RW: Describe your book in one word.

WENDY: English. I hope I’m allowed to explain my choice. The setting, characters and feel of the book is very English – mannered and peppered with self-deprecating humor. It’s set during the 2012 Olympics and touches on the incredible wave of positive feeling that swept the country at that time.

RW: What message do you think your book delivers to the reader?


Jennifer would say: “When life gets complicated, do your best.”

Gerald would say: “When life gets complicated, hang on to your sense of humor.”


I’ve connected to Wendy everywhere now it’s your turn. I can tell you that she is a great social media friend. She has really helped with many of the Tweets and Google+ things I put out. Seeing what she does reminds me of techniques I’ve forgotten. (Remember I am the amnesiac author and poet.)

My proofreading website is: http://wendyproof.co.uk/

Twitter: @WendyProof

Facebook: Wendy Janes

Google +: Wendy Janes

Linkedin: Wendy Janes

Goodreads: Wendy Janes

If you’ve visited before you know I have different types of questions, now we move into more shall I call them  different types of questions. (Yes, I tried to come up with something funny but failed.)

RW: What is your escape when writing just is driving you a bit mad?

WENDY: Chocolate. It helps soothe so many of life’s problems.

RW: What is your favorite word?

WENDY: Chocolate.

**I see a pattern here.**

RW: What is your background in writing, what makes you a writer?

WENDY: I’ve spent many years writing journal entries (private) and book reviews (public), so I’d say that’s my background in writing. Then, five years ago I was sitting with my friend in her kitchen and our conversation turned to the lack of good books with well-written sex scenes in them, and on the spur of the moment we decided to write our own. We had a fantastic couple of years developing our characters and our story, and it was a good test of our friendship to negotiate how two very different writers could collaborate. Eventually we self-published Living Lives: Living Lies by Ruth Allen. Alas, the book didn’t take the world by storm as we’d imagined while scribbling away at the dining room table. I’m happy to report that we’re still very good friends, although my days of writing erotic fiction are over. The whole experience introduced me to self-publishing and helped me find my own writing voice. I now write short stories and am working on a novel that I’m planning to self-publish in 2015.

RW: What other books do you have to share with us and can you tell us a little about them?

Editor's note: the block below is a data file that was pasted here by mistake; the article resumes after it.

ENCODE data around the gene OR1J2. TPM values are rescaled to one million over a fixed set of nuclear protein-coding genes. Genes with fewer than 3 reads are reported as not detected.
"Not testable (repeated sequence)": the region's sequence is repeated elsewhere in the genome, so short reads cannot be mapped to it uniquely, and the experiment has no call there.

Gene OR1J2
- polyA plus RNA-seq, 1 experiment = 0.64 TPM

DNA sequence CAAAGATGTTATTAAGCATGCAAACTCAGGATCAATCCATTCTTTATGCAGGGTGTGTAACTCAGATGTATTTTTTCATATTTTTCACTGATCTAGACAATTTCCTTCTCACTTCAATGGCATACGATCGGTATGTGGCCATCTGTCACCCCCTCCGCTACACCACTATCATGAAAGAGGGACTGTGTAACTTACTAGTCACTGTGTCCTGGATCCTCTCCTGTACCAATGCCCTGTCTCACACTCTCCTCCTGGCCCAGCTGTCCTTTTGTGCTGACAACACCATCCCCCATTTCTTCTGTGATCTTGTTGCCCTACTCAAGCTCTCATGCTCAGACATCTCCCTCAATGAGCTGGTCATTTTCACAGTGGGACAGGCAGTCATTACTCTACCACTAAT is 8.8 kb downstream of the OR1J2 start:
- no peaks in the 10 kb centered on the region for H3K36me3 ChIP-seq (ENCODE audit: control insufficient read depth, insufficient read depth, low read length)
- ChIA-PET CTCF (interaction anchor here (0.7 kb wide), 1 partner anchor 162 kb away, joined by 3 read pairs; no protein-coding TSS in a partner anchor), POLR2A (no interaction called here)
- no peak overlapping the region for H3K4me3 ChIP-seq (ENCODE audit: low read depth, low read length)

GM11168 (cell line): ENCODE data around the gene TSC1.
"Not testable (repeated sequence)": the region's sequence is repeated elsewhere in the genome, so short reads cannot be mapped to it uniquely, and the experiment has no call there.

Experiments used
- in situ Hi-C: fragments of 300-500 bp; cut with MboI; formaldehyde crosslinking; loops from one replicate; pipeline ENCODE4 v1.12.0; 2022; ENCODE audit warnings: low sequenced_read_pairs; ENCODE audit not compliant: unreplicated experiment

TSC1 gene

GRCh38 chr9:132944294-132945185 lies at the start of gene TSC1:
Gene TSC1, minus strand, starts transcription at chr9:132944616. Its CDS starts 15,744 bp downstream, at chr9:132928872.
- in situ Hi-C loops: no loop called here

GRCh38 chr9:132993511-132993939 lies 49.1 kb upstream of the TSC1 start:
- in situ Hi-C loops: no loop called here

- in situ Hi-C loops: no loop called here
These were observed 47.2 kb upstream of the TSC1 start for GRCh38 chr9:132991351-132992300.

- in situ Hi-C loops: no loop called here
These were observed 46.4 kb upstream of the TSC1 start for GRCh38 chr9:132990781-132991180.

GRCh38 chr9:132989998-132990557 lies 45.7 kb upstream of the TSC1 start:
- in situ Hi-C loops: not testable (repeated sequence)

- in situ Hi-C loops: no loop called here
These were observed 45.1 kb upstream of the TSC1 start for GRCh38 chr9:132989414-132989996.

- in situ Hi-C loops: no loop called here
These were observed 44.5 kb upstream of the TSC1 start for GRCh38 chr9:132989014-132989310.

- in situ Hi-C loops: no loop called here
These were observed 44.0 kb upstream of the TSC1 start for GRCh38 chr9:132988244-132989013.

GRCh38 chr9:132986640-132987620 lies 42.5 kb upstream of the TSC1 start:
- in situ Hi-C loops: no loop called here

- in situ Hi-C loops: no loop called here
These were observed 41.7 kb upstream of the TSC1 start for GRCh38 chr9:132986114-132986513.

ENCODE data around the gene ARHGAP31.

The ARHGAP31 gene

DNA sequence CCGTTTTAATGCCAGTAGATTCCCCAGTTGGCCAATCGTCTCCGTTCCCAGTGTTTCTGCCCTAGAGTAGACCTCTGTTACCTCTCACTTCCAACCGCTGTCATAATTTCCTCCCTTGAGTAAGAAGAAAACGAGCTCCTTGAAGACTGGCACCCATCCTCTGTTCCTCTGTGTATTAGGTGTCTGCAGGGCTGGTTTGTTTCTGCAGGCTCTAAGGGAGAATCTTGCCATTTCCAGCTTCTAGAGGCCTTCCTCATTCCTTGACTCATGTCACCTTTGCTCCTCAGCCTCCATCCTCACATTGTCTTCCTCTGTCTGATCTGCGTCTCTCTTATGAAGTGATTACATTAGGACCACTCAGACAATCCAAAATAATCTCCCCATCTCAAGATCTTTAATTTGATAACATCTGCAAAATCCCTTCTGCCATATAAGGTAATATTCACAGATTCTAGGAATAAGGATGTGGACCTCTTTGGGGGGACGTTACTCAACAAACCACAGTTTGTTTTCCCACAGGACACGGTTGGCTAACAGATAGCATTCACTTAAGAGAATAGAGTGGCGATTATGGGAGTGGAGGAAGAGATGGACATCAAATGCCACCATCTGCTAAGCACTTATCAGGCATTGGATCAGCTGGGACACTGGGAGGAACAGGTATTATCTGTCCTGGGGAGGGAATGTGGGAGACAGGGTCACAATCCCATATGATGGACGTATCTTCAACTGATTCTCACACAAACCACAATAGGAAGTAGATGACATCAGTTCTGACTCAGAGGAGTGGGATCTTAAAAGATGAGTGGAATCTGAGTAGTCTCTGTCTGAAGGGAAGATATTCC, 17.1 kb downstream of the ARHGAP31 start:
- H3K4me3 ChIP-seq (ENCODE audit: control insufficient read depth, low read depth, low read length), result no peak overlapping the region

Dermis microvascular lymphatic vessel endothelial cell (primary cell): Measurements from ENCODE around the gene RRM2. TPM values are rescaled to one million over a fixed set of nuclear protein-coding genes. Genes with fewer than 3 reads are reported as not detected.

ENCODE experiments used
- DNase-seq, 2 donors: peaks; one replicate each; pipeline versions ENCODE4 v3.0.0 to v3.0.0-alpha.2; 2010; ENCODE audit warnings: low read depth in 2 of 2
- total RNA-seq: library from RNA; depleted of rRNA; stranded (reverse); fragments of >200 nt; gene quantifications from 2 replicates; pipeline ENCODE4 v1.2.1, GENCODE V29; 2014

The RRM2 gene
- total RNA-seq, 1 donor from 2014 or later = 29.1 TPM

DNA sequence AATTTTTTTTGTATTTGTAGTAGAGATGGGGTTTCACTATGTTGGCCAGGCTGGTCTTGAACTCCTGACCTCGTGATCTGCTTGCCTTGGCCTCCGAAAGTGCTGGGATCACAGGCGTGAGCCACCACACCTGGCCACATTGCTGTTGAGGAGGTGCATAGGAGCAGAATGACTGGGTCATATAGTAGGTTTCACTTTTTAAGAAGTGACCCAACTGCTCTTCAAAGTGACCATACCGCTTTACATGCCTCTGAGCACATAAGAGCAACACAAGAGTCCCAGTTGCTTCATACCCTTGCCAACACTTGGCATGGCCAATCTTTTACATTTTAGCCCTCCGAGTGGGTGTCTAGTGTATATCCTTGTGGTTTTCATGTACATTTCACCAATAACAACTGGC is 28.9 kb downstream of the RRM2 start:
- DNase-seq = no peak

WENDY: My short story “Verity” features in A Kind of Mad Courage, a selection of stories about motherhood, written to raise money for the Guthy-Jackson Charitable Foundation. Another short story, a_kind_of_mad_courage.jpg“The Stars They Never Own” appears in the anthology, Romantic Heroes. Although they are stories about very different people (a retired woman in her seventies and an actor in his thirties), both have their poignant and their funny moments.

**But Wendy isn’t just about her own fiction writing and anthologies, collections or even her own full length novel. There is a more personal work out there with her name on the cover.**

the_one_and_sixpenny_englishman.jpgAs a family we self-published my grandfather’s memoir in 2014. The One and Sixpenny Englishman tells of my grandfather’s arrival in England as a baby at the turn of the twentieth century, his experience in the First World War, and his eclectic choice of occupations. It’s a little slice of personal history told in words and family photos.



RW: Do you currently have representation? If so who, and if not describe what qualities you would like in an agent and what you would bring to the relationship.

WENDY: No I don’t currently have representation. My agent would need to be patient, honest, supportive, motivated, professional, and creative. And so would I.

RW: What are you working on right now?

WENDY: In addition to What Jennifer Knows/Take Two, I’m also working on a couple of short stories. One of them is a departure from my usual relationship-based drama, and is an absurd comedy. It’s making me laugh. Let’s hope it will make readers laugh too.

RW: What book are you reading at this time?

WENDY: ‘I’ve just finished reading What Alice Forgot by Liane Moriarty. I laughed. I cried. I didn’t want it to end.’.

RW: Uh oh, an Australian invades Great Britain’s literary territory! So I have to ask, if you could have written any book that exists, other than your own, what would it be and why?

WENDY: If Nobody Speaks of Remarkable Things by Jon McGregor. His poetic prose is beautiful.

RW: What is your biggest tip for someone to getting published?

WENDY: I’m a proofreader, so I have to declare that my biggest tip is: “Get your book edited and proofread, please!”

Here’s a lovely little trailer we made for Living Lives: Living Lies

Wendy Janes, more than an Author. Yes, today was about her upcoming full length novel, but what I personally took away was something else. She’s authentic. Wendy, as I said before helps out with the little things at times with some Social Media retweets, Tweets, Google+ shout outs, and the like. Some do that to make connections in the business. Anyone that writes and works so much to put out a book about their grandfather is, to me at least, the real thing. To be honest if I had .99 to spare the book would be in my Kindle library already. Talking with Wendy outside of this interview I have discovered she only does something that she can give her all to. That’s the kind of Author I want to read. Connect with her everywhere, buy anything she is involved with and as always . . .

Read a Book, Write a Review.